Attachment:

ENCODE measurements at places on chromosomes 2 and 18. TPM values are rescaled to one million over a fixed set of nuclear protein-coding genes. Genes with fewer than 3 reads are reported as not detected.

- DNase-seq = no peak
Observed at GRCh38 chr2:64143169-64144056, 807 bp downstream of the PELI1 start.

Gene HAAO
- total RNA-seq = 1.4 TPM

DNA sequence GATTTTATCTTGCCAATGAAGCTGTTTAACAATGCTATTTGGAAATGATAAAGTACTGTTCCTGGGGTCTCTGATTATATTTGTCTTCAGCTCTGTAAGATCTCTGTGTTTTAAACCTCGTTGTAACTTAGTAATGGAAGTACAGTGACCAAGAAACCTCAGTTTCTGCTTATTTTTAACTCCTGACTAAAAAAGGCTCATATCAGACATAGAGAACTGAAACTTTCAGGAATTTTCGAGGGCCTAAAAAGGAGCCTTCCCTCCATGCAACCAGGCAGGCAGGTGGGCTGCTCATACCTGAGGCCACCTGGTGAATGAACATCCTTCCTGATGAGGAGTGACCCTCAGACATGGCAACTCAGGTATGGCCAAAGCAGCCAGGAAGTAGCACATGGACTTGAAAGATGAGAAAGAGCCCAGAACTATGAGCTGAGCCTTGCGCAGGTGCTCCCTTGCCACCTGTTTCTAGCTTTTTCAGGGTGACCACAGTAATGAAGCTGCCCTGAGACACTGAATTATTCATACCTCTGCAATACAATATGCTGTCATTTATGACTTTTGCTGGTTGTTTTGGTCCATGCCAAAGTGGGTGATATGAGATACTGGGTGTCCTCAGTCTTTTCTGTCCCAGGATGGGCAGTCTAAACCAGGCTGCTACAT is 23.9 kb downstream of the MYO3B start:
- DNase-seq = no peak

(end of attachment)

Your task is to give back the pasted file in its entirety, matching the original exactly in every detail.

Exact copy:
ENCODE measurements at places on chromosomes 2 and 18. TPM values are rescaled to one million over a fixed set of nuclear protein-coding genes. Genes with fewer than 3 reads are reported as not detected.

- DNase-seq = no peak
Observed at GRCh38 chr2:64143169-64144056, 807 bp downstream of the PELI1 start.

Gene HAAO
- total RNA-seq = 1.4 TPM

DNA sequence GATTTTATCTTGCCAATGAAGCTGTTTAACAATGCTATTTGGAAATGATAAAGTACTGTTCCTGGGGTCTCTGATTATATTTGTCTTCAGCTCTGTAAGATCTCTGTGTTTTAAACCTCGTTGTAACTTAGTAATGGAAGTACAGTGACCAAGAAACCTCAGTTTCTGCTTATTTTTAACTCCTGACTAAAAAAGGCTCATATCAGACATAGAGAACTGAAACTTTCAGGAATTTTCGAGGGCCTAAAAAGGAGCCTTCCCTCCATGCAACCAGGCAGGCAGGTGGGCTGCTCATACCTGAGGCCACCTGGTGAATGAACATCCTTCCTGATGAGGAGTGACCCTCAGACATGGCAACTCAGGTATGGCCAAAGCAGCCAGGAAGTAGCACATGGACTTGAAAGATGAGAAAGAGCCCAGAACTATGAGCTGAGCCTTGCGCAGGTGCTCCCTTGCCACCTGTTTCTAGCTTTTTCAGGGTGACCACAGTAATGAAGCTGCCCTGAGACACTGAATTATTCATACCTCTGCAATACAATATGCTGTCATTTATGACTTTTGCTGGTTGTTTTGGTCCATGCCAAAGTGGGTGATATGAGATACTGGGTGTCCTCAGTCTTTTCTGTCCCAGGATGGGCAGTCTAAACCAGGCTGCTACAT is 23.9 kb downstream of the MYO3B start:
- DNase-seq = no peak